Well, you know the drill by now. Although this will be an article about art, comics and writing, I’m going to have to start by talking about a seemingly irrelevant topic (eg: computer and video games) for a while. As usual, there’s a good reason for this that I hope becomes obvious in the second half of this article.
A few months ago, I was randomly watching old “Extra Creditz” videos on Youtube. These are a long-running series of animated videos about video game design and they’re absolutely fascinating.
Anyway, in one of them, they mentioned something about playing something from the current generation of computer and video games. It was then that I realised that I didn’t really have anything that’s from the current generation. This wasn’t a huge shock to me – throughout my entire life there have only ever been a few relatively short times where I was even vaguely up to date with the games I played.
When I was younger, I often played slightly older games. These days, I play 1990s retro games, some games from the last decade and the occasional obscure low-budget modern game (eg: hidden object games, the occasional indie freeware game etc…).
Sure, when I’ve met people with more modern games, I’d played them for a while. I’ve also seen countless Youtube videos about modern games too. So, I’m not totally ignorant about current mainstream gaming.
Still, I sometimes feel a little bit wary about calling myself a “gamer”, unless I preface it with the word “retro”. When I watch Youtube videos about computer and video games, I feel like I did when I read games magazines as a kid – as someone just slightly on the outside, looking in.
Again, I’m fine with that. I love retro games from the 1990s and the early-mid 00s and I’m also glad that I was sort of up to date with games during some of gaming’s greatest eras.
Even so, it made me wonder about the barriers to entry when it comes to gaming. Theoretically, you could just download a few freeware games (I’d recommend this one, this one or this one) onto the computer you’re viewing this article on and you could yourself a gamer. Technically speaking, you would be a gamer. Likewise, if you have one of those newfangled smartphones, you’ve probably got a few games on there too. If you play them, then you’re a gamer too.
However, in order to get into what the mainstream media considers to be “gaming”, you need to invest quite a lot. You need to buy expensive modern gaming consoles and expensive modern games. You need to buy the latest souped-up gaming PC or spend a lot of time and money upgrading your current computer. In other words, in order to be able to directly participate in current mainstream gaming culture, you need to invest a lot financially.
Now, let’s look at another entertainment medium – literature. Financially speaking, there isn’t quite as much of a barrier to entry. Even buying the latest bestseller in hardback at full price on release day will still only cost you less than half of what you’d pay for a new copy of the latest mega-budget videogame. Likewise, if you can read and understand this article, then you already have all of the skills you need to read a bestselling novel.
However, with books, the main things that you have to invest are time and attention. Even if you’re a fast reader, it’ll still take you more than twice as long to read an average novel as it would take you to watch an average movie. Likewise, unlike things like TV, you have to give a book your full attention when you’re using it. So, you can’t multi-task when you’re reading a book.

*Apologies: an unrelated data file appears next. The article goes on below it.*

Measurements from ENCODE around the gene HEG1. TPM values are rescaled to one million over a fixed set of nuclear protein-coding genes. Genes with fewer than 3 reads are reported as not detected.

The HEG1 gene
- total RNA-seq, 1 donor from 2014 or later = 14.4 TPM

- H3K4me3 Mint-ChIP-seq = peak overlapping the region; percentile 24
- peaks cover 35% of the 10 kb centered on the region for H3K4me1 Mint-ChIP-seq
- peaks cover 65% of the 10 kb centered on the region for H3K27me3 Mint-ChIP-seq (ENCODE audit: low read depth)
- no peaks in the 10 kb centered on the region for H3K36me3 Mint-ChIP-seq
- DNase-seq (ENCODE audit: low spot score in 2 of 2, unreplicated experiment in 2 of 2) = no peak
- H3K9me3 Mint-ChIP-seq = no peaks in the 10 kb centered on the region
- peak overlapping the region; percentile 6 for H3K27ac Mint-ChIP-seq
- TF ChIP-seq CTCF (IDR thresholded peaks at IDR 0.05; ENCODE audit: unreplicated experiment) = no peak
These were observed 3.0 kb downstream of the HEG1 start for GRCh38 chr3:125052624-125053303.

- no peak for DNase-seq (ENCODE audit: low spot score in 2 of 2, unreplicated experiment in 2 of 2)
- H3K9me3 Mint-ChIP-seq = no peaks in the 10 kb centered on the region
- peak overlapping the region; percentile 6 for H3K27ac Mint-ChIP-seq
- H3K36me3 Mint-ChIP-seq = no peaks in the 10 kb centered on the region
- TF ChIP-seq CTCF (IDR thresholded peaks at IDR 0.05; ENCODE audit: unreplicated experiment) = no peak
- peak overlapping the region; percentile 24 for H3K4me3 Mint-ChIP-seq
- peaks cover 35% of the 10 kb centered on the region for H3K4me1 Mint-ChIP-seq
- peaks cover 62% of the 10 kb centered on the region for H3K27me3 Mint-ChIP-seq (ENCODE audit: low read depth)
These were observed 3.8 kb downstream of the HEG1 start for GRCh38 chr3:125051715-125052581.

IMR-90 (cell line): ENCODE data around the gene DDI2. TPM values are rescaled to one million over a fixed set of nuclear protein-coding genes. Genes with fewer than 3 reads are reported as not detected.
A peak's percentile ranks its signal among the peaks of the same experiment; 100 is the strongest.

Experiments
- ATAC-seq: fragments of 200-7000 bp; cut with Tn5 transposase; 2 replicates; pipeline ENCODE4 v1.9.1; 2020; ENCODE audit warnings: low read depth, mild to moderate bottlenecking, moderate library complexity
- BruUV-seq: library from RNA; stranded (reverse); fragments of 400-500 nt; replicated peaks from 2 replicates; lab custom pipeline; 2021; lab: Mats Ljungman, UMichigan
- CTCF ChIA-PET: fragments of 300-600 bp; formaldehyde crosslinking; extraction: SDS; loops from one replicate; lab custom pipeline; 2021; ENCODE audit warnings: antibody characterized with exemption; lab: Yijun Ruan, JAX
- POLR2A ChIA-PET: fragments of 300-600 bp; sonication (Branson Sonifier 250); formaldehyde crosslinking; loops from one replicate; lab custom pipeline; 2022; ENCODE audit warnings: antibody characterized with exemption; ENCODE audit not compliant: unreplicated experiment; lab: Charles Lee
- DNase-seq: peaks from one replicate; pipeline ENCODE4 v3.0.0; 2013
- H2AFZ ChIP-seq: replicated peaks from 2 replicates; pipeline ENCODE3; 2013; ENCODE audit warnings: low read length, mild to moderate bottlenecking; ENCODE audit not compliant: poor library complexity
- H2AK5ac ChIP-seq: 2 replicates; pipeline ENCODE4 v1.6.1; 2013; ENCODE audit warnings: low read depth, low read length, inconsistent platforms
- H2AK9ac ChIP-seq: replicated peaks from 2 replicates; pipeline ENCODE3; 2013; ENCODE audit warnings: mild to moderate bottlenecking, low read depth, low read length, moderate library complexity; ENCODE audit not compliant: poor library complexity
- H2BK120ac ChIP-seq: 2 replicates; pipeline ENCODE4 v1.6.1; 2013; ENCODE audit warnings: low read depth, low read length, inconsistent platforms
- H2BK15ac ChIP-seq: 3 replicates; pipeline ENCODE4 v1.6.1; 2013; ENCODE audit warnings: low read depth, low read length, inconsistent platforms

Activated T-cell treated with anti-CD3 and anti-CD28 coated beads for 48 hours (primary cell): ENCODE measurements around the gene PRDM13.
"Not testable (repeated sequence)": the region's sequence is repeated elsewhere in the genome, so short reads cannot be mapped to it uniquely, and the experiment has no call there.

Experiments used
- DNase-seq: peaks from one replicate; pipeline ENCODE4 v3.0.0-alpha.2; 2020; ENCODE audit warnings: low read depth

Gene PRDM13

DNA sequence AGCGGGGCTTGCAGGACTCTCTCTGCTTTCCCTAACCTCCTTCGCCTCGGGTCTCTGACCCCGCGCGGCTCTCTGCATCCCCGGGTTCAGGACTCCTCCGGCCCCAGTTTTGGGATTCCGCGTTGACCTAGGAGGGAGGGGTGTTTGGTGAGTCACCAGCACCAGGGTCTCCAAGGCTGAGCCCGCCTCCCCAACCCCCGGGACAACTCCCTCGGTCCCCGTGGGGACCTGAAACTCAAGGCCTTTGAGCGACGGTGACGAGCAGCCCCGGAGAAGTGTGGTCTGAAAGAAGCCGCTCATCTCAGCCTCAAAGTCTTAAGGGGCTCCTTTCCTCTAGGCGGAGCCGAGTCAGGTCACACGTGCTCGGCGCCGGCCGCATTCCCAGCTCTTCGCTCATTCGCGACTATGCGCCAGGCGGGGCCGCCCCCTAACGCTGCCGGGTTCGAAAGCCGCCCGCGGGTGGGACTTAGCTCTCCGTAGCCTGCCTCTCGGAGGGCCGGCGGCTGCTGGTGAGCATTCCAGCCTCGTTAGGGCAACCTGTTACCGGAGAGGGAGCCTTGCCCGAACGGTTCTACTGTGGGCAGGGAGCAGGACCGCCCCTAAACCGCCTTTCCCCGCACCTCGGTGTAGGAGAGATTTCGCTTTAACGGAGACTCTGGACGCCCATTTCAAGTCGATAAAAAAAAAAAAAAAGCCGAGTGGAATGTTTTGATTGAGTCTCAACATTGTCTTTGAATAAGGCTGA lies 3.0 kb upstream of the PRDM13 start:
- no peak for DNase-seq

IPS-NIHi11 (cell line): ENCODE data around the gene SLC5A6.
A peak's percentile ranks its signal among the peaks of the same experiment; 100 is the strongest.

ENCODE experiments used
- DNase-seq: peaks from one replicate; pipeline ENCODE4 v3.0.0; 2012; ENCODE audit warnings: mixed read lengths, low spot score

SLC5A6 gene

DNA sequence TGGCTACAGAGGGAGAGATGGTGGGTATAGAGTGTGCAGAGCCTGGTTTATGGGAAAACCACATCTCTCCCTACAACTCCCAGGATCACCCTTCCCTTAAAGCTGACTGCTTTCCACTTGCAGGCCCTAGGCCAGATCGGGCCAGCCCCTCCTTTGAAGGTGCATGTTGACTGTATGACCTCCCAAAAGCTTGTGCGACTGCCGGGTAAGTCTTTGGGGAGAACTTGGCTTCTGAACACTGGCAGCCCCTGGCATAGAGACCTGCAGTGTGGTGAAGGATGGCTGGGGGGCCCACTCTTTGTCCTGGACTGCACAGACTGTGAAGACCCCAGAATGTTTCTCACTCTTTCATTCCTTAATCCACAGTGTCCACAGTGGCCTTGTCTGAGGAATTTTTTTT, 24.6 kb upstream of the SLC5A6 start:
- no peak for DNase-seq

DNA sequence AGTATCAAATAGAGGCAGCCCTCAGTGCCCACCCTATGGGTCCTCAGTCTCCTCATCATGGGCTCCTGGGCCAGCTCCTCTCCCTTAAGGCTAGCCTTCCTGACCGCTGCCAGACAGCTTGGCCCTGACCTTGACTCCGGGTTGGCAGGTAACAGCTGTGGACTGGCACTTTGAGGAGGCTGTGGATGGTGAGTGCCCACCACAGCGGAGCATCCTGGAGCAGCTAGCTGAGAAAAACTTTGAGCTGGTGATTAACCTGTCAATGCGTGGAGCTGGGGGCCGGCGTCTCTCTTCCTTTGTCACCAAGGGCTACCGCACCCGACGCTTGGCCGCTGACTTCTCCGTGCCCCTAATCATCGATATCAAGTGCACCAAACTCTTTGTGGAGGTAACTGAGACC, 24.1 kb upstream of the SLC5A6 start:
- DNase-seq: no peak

So, before reading a book, the audience is likely to wonder whether they should invest a significant amount of time and attention in it. This is why, for example, things like an interesting opening sentence or a fascinating cover design and blurb are so important.
Likewise, you need to use a narrative voice which will grab your audience and make them want to invest some of their time and attention. Even if you’re posting stories online for free, you have to make sure that your work sells itself in some way.
With comics and art, this is a bit less of an issue since you only have to glance at a picture for a second in order to understand it. Likewise, good dialogue in comics is usually relatively concise and easy to understand quickly (without being patronising).
As such, unless your art is hanging in a gallery or you’re selling print copies of your comic, there’s relatively little investment involved on the part of the audience. It’s easy for audiences to jump into webcomics and online art galleries without a second thought. However, whilst it’s easy to get your audience to make an initial small investment of time and attention, you have to work hard to keep it.
This means that, if you’re making a webcomic, you need to update it regularly. If you’re making a narrative comic, then you can’t have too many filler pages. If you’re posting art online then you either need to do it regularly (so that your audience can expect more on a regular basis and doesn’t have to wait too long if they don’t like one piece of your artwork), you need to find something that makes your art distinctive and/or you need to focus on quality.
This may all seem like a very coldly mechanical and transactional way of looking at things that deal primarily with creativity and imagination but, if you think carefully about whether your work is a worthwhile investment for your audience (even if you’re posting it online for free), then you might end up making better things as a result.
Anyway, I hope that this was useful 🙂